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Statistical Methods for Missing Data - PowerPoint PPT Presentation

Roberta Harnett MAR 550 October 30, 2007. Statistical Methods for Missing Data. Outline. When do we see missing data? Types of missing data Traditional approaches Deletion Substitution Modern Approaches Maximum likelihood and Bayes Software. Missing Data.

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MAR 550

October 30, 2007

Statistical Methods for Missing Data

When do we see missing data?

Types of missing data

Deletion

Substitution

Modern Approaches

Maximum likelihood and Bayes

Software

Medical studies, nonresponse in surveys or censuses, dropouts in clinical trials, censored data

Loss of information, power

Bias in results due to differences in missing and observed data

Complicated analysis with standard software

MCAR

MAR

MNAR

Missing Completely at Random

Probability that xi is missing doesn’t depend on its value or on value of other variables

Doesn’t matter if it is associated with other “missingness”

Missing at Random

Missingness doesn’t depend on xi after controlling for other variable

This is not great, but we can deal with it

Missing Not at Random

Not MCAR or MAR (anything else)

Model missingness

Deletion

List-wise

Unbiased, but loses power

Alternatives are really replacements for list-wise

Pair-wise (also called “unwise”) deletion

Leads to different sample sizes for different parts of analysis

Can be a disaster

Single Imputation

Hot deck

Census Bureau

vs. Cold deck

Mean substitution

Regression substitution

Stochastic regression substitution

• Maximum Likelihood

• EM algorithm

• Estimate parameters

• Listwise deletion, add some error

• Predict missing data

• (M): Maximize likelihood. Repeat.

• NORM (http://www.stat.psu.edu/~jls/misoftwa.html)

Multiple Imputation

Simple and general – works for any type of analysis

Validity of method depends on how imputation is carried out

Should reasonably predict missing data, but should also reflect uncertainty in predictions

Using a “sensible” imputation model

• Predict missing values, then add error component drawn randomly from residual distribution of the variable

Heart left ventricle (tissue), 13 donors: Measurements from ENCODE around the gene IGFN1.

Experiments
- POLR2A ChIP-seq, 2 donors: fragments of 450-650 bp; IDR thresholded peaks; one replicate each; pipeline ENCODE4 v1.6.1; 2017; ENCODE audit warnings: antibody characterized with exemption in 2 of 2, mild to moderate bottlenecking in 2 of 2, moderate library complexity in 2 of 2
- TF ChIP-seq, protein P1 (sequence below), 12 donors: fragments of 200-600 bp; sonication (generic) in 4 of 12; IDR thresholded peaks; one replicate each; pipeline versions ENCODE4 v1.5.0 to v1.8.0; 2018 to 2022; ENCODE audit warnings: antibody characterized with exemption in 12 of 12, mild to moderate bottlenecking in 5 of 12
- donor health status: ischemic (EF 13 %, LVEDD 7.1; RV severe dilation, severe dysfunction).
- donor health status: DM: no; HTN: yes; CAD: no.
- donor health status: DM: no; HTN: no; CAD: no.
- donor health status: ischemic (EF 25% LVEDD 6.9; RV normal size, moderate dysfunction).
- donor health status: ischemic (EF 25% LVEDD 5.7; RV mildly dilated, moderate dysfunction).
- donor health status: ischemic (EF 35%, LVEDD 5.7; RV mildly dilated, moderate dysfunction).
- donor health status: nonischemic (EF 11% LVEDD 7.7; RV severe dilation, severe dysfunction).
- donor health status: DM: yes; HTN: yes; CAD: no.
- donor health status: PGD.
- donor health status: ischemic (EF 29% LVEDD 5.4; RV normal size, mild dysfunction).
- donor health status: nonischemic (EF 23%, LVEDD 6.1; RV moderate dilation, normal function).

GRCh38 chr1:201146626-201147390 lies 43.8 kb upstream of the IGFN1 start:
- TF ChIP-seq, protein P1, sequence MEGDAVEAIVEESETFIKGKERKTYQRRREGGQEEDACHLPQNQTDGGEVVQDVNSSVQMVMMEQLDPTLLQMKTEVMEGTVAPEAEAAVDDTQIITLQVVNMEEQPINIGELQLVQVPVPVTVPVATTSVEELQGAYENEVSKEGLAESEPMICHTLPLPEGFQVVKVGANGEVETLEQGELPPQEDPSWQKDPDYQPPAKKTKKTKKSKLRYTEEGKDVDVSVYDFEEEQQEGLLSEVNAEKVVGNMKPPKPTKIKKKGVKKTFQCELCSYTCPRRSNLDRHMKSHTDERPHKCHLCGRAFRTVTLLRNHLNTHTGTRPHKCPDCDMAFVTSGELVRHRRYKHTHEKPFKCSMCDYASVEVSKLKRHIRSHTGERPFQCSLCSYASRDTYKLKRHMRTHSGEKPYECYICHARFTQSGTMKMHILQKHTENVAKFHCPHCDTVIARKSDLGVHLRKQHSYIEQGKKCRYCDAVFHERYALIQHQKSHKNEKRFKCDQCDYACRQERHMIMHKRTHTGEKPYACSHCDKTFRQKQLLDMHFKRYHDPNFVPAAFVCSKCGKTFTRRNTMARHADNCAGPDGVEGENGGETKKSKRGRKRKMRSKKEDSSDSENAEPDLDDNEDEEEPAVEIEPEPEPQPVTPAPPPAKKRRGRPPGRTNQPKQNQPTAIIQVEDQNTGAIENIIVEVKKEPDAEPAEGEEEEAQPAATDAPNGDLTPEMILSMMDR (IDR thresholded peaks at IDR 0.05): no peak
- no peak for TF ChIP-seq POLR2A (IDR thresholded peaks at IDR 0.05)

• Repeat several times to improve error estimates

Use Bayesian arguments to impute data:

Parametric model for data

Ignorable missing data

Non-ignorable missing data

Apply prior for unknown model parameters

Simulate m independent draws from distribution of Ymis given Yobs

Calculate values explicitly or through MCMC

Simulate a random draw of unknown parameters from observed-data posterior

Simulate a random draw of missing values from conditional predictive distribution

Repeat, obtaining new parameter estimates from “complete” data set until stabilizes

Do 3-5 times total (Rubin)

MCMC: data augmentation algorithm of Tanner and Wong (1987)‏

• Calculate parameter Q from m data sets

• Estimate of Q is just average of m values of Q

• Variance of Q is T = (1+m-1) B + U

• Where U is the mean within-imputation variance and B is

B = (1/m) Σ (Ql-Qave)2

The between-imputation variability.

• As m →∞, T = B + U and you don’t need to correct B for low numbers of imputations.

Imputation is computationally distinct from analysis

Problem if assumptions of imputation are not compatible with analysis assumptions

Loss of power if imputation makes fewer assumptions than analysis

“Superefficient” if imputation is based on more (valid) assumptions than analysis

Inconsistent if imputation makes invalid assumptions that are not included in analysis

Ex: interaction terms

Imputation needs to preserve features of data that will be included in analysis

Approximate Bayesian Bootstrap (Rubin, 1987)‏

Fancier version of Hot deck imputation

Removing entries with missing data vs. MI

Imputing once vs. MI

Number of imputations

Efficiency is (1+λ/m)-1

MI vs. EM

Ignorable if data are MAR

MI can be used when there is nonignorable nonresponse

Missing-data mechanism

• For S-PLUS: www.stat.psu.edu/~jls/misoftwa.html

• For R:

• Amelia (II) (surveys and time-series data)

• Norm (for multivariate normal data)

• SOLAS (tested by Allison, 2000)

• For windows

• Little, R.J.A. and Rubin, D.B. (1987) Statistical Analysis with Missing Data. J. Wiley & Sons, New York.

• Schafer, J.L. (1999) Multiple imputation: a primer. Statistical Methods in Medical Research, 8, 3-15.

• Barnard, J. and X. Meng. (1999) Applications of multiple imputation in medical studies: from AIDS to NHANES. Statistical Methods in Medical Research, 8, 17-36.

• http://www.uvm.edu/~dhowell/StatPages/More_Stuff/Missing_Data/Missing.html

• http://www.stat.psu.edu/~jls/mifaq.html#em

• Allison, P.D. (2000) Multiple Imputation for Missing Data: A Cautionary Tale. Sociological Methods and Research, 28 (3), 301-309.

AIDS survival time with reporting-delay

(1) Survival-time model

(2) Reporting-lag model using available information

(3) Multiply impute delayed cases using model from step 2

(4) Compute estimates of survival-time model parameters

(5) Combine estimates using repeated-imputation rules

Effects of school choice on achievement tests (public vs. private schools)‏

School vouchers to attend “choice” schools, participating private schools

Only households with less than 1.75 times poverty line could participate

Randomized block design

Outcome variables were scores from ITBS

Maximum of 4 years observed (1990-1994)‏

Higher levels of missingness than in typical medical study

Pattern in missing data was not monotone